The Yejju Oromoo in the Politics of the Christian Kingdom of Ethiopia (1786-1853)

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Dechasa Abebe


The Oromoo had been playing a significant role in the power politics of Ethiopian history. The period of the Yejju Dynasty (1786-1853) was peculiar in this regard. However, this historical fact was abused and was written as if the country was in a state of disorder and political anarchy during that period. This was done mainly to praise and justify the political measures of the “Great kings” of Gonder in the 17th and early 18th centuries and the emperors who were recognized as “unifiers” of Ethiopia in the second half of the 19th century. Hence, this is an attempt to disclose the role of the Oromoo in the political history of the country during the period under discussion. This role is explained by taking some issues into consideration: struggle for political power, the nature of political administration, economic activities mainly agriculture and trade, foreign relations and socio-cultural systems. Known sources were consulted thoroughly to bring to light to the ideas overlooked intentionally or unknowingly by professional and public historians. Thus, works of earlier traditional historians, European travellers and missionaries’ accounts, Ethiopian chronicles and the works of few professional historians were used for this purpose. Accordingly, the sources indicate that the Oromoo became the actual governors of the country designing a limited monarchy-type of government system by enthroning ceremonial kings as head of state. Unlike what is common in the literature of Ethiopian history, it was a period of continuity of the previous unifying factors with relative peace than the prevalence of only divisive factors. Moreover, it was also a period of wider economic activities when agriculture and trade, both local and cross border, were extensively carried out.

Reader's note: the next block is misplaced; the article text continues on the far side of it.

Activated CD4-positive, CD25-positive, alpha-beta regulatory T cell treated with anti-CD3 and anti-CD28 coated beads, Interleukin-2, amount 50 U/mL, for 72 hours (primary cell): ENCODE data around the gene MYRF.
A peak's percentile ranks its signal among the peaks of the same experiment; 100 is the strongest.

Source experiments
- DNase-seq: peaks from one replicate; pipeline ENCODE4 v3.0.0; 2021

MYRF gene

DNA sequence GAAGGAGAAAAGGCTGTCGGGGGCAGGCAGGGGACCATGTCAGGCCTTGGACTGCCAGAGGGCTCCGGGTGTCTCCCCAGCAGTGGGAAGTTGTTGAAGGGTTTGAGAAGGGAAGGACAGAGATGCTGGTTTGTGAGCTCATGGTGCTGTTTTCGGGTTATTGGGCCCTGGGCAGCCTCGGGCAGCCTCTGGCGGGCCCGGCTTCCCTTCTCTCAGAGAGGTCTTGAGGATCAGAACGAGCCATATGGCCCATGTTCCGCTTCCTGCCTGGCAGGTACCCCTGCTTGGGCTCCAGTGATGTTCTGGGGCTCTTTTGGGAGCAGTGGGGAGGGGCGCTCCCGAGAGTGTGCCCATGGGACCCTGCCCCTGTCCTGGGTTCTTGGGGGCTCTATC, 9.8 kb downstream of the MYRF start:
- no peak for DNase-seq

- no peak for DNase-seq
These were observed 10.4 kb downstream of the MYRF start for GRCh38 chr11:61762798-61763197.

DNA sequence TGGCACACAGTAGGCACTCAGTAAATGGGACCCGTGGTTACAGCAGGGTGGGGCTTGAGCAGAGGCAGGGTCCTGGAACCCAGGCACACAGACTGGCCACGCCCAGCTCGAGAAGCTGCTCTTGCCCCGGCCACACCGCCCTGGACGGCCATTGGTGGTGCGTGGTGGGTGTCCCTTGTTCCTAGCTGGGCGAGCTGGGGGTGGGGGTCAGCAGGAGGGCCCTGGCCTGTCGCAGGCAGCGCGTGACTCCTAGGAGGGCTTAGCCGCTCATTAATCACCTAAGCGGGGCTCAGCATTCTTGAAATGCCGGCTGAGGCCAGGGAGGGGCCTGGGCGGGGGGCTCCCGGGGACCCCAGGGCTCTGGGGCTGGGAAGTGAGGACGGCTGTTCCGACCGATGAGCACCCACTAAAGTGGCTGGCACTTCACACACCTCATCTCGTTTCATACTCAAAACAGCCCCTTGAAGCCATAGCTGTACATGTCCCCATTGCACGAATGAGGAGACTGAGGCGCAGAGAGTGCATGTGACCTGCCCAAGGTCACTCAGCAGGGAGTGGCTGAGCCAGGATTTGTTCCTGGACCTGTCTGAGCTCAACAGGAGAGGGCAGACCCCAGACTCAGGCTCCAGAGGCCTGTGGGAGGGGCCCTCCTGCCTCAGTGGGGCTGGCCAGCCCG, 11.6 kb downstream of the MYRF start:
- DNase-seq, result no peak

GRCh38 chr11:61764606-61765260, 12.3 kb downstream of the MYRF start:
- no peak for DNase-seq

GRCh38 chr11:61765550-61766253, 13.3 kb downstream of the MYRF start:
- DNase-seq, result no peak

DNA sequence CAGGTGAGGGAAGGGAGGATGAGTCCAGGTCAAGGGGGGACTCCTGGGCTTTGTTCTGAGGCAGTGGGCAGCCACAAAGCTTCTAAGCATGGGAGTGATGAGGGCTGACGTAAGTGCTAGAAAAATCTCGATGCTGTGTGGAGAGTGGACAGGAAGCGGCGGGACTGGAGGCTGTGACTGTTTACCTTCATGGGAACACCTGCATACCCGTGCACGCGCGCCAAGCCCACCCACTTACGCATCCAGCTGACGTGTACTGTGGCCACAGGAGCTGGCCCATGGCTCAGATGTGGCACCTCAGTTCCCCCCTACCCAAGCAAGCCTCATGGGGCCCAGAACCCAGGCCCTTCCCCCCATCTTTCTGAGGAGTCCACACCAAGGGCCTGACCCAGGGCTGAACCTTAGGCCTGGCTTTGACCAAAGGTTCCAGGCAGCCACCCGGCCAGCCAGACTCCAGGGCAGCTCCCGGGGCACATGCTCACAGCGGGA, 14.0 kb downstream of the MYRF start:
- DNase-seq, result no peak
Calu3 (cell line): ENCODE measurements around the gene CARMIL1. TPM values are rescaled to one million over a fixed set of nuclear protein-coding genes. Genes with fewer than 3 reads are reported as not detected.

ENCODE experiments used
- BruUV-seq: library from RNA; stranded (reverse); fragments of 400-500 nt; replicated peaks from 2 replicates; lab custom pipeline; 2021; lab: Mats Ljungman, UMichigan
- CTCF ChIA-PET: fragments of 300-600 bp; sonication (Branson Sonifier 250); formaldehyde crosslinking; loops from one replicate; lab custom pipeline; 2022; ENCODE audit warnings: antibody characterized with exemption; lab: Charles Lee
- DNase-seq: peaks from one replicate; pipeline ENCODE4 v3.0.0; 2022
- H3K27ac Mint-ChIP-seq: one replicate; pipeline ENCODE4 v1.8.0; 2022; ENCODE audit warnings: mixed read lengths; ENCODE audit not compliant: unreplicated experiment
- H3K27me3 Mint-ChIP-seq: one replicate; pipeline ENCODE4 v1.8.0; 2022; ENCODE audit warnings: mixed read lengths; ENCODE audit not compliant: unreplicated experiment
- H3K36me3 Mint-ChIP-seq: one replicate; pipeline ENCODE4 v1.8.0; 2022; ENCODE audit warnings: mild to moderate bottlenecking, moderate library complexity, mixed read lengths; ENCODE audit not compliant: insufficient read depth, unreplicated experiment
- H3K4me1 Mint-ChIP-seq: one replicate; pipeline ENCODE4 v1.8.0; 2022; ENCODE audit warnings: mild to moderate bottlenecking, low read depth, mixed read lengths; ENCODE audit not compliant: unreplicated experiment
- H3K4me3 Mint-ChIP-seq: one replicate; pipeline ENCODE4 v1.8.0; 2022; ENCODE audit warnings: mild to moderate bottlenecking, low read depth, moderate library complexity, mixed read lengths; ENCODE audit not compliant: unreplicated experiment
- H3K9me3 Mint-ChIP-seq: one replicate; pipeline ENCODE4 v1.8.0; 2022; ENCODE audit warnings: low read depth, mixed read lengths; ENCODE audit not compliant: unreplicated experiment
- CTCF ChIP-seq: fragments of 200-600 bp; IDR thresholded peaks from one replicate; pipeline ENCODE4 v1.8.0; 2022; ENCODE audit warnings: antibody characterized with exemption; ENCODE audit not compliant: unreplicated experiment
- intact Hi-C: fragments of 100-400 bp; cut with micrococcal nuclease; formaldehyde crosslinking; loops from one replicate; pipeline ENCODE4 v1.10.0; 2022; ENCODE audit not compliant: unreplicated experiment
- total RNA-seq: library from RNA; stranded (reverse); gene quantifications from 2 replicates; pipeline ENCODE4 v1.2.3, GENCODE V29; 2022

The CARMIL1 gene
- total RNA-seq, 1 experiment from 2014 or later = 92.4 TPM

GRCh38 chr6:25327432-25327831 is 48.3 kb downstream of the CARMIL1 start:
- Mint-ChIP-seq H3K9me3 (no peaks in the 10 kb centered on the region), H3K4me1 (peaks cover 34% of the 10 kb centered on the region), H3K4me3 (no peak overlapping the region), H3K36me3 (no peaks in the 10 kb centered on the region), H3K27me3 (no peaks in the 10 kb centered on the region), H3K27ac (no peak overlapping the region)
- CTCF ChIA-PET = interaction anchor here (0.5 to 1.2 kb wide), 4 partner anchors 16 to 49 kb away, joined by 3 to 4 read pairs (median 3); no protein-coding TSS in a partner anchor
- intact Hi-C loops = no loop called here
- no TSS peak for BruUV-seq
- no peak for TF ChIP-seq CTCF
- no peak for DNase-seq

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How to Cite
Abebe, D. (2021). The Yejju Oromoo in the Politics of the Christian Kingdom of Ethiopia (1786-1853). Gadaa Journal, 4(1), 1-25. Retrieved from
Author Biography

Dechasa Abebe, Addis Ababa University

Center for African and Asian Studies, College of Social Sciences, Addis Ababa University